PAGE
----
Ted Grimsrud—April 12, 2021
One way to read the history of Christianity is as a constant, and consistent, effort to evade the actual message of Jesus with formal theology and with alliances with kings and emperors. Yet time after time, the gospel struggles forth, and people are reminded, yes, he calls us to love our neighbors, he calls us to resist domination, and he calls us to care for our children—and all other children.
A common way that Christians have answered the question, why do we pay attention to Jesus, is with a kind of slogan: “He’s the Son of God.” In this post, I want to take that slogan very seriously. Yes, he is the Son of God. But what does that mean, to say Jesus is the Son of God?
Let’s read parts of several biblical passages that directly or indirectly speak to this question:
The kings of the earth set themselves…against the Lord and his anointed, saying, “Let us burst their bonds asunder, and cast their cords from us.” He who sits in the heavens laughs. Then he will speak to them in his wrath, and terrify them in his fury, saying, “I have set my king on Zion, my holy hill.” [This king says,] “I will tell of the decree of the Lord: He said to me, ‘You are my son; today I have begotten you. I will make the nations your heritage, and the ends of the earth your possession. You shall break them with a rod of iron and dash them in pieces like a potter’s vessel.’” (Psalm 2:1-9)
Here is my servant, in whom my soul delights. I have put my spirit upon him; he will bring forth justice to the nations. He will not grow faint or be crushed until he has established justice in the earth; and the coastlands wait for his teaching. Thus says God; I am the Lord, I have called you in righteousness, I have taken you by the hand and kept you; I have given you as a covenant to the people, a light to the nations, to open the eyes that are blind, to bring out the prisoners from the dungeon, from the prison those who sit in darkness. (Isa 42:1-9)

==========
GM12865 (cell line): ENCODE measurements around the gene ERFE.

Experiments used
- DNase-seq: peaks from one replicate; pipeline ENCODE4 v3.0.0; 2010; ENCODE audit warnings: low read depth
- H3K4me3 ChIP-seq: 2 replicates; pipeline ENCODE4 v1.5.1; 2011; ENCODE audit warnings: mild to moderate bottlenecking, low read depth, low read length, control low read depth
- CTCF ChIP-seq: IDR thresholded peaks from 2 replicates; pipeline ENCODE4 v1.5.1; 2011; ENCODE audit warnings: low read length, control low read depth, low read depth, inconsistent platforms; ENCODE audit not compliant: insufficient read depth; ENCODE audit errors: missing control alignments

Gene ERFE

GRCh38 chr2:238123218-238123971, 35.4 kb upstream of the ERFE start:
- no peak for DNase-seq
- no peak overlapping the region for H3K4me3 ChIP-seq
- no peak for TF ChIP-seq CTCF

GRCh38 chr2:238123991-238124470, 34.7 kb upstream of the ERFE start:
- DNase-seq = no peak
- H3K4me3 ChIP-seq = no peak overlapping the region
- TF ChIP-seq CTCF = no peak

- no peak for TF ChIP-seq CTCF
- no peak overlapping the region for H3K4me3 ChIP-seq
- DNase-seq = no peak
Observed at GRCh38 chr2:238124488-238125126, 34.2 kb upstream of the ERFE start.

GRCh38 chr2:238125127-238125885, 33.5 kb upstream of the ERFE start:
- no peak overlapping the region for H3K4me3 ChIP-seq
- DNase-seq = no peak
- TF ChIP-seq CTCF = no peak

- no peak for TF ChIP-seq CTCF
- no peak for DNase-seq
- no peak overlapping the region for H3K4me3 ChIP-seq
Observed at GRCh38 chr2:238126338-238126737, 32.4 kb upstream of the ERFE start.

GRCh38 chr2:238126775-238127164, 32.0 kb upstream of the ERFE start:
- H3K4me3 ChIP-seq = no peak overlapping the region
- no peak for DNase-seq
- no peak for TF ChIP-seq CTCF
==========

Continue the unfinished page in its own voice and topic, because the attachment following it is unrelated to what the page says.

I saw in the right hand of the one seated on the throne a scroll, sealed with seven seals; and I saw a mighty angel proclaiming with a loud voice, “Who is worthy to open the scroll and break its seals?” I began to weep bitterly because no one was found worthy to open the scroll. Then one of the elders said to me, “See, the Lion of the tribe of Judah, the Root of David, has conquered, so that he can open the scroll and its seven seals.” Then I saw a Lamb standing as if it had been slain. He went and took the scroll. “You are worthy to take the scroll and to open its seals, for you freed for God saints of every tribe and language and people and nation.” (Rev 5:1-10)
Jesus was led by the Spirit in the wilderness, where for forty days he was tempted by the devil. He ate nothing at all during those days. The devil said to him, “If you are the Son of God, command this stone to become a loaf of bread.” Jesus answered him, “It is written, ‘One does not live by bread alone.’” Then the devil showed him all the kingdoms of the world and said, “To you I will give their glory and all this authority. If you will worship me, it will all be yours.” Jesus answered, “It is written, ‘Worship the Lord your God, and serve him only.’” Then the devil took him to Jerusalem, and placed him on the pinnacle of the temple, saying to him, “If you are the Son of God, throw yourself down from here, for it is written, ‘He will command his angels concerning you, to protect you.’” Jesus answered him, “It is said, ‘Do not put the Lord your God to the test.” When the devil had finished, he departed from Jesus until an opportune time. (Luke 4:1-13)
In light of these texts, what are some words or phrases that come to mind to say what you think of when you think of Jesus as “Son of God”?
Continue reading “Son of Adam, Son of God [Jesus story #3]”